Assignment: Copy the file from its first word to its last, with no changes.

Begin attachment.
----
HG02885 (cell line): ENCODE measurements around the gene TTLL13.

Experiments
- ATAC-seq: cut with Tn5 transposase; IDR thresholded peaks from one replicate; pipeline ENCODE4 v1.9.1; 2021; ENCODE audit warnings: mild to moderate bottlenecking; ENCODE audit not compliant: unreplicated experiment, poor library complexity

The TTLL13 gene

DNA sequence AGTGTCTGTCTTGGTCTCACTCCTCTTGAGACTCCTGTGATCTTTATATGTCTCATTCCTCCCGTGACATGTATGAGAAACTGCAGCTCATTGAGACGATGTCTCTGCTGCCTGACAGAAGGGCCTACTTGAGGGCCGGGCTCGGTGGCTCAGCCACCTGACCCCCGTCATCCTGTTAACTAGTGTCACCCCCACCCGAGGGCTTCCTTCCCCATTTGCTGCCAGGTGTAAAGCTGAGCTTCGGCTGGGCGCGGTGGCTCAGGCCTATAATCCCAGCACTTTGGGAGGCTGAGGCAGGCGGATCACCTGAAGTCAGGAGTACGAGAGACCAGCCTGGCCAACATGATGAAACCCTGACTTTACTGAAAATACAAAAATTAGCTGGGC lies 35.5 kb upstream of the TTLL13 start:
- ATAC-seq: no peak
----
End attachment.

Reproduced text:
HG02885 (cell line): ENCODE measurements around the gene TTLL13.

Experiments
- ATAC-seq: cut with Tn5 transposase; IDR thresholded peaks from one replicate; pipeline ENCODE4 v1.9.1; 2021; ENCODE audit warnings: mild to moderate bottlenecking; ENCODE audit not compliant: unreplicated experiment, poor library complexity

The TTLL13 gene

DNA sequence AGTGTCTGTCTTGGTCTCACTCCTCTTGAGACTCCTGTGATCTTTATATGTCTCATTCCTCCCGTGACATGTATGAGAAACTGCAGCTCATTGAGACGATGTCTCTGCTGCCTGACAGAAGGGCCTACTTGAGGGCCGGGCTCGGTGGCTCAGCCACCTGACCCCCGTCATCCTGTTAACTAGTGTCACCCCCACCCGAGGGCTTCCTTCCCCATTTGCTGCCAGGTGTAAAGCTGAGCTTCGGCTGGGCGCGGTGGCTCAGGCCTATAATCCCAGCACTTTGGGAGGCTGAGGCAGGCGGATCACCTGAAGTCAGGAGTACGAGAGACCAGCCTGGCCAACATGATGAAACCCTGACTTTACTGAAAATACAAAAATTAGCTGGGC lies 35.5 kb upstream of the TTLL13 start:
- ATAC-seq: no peak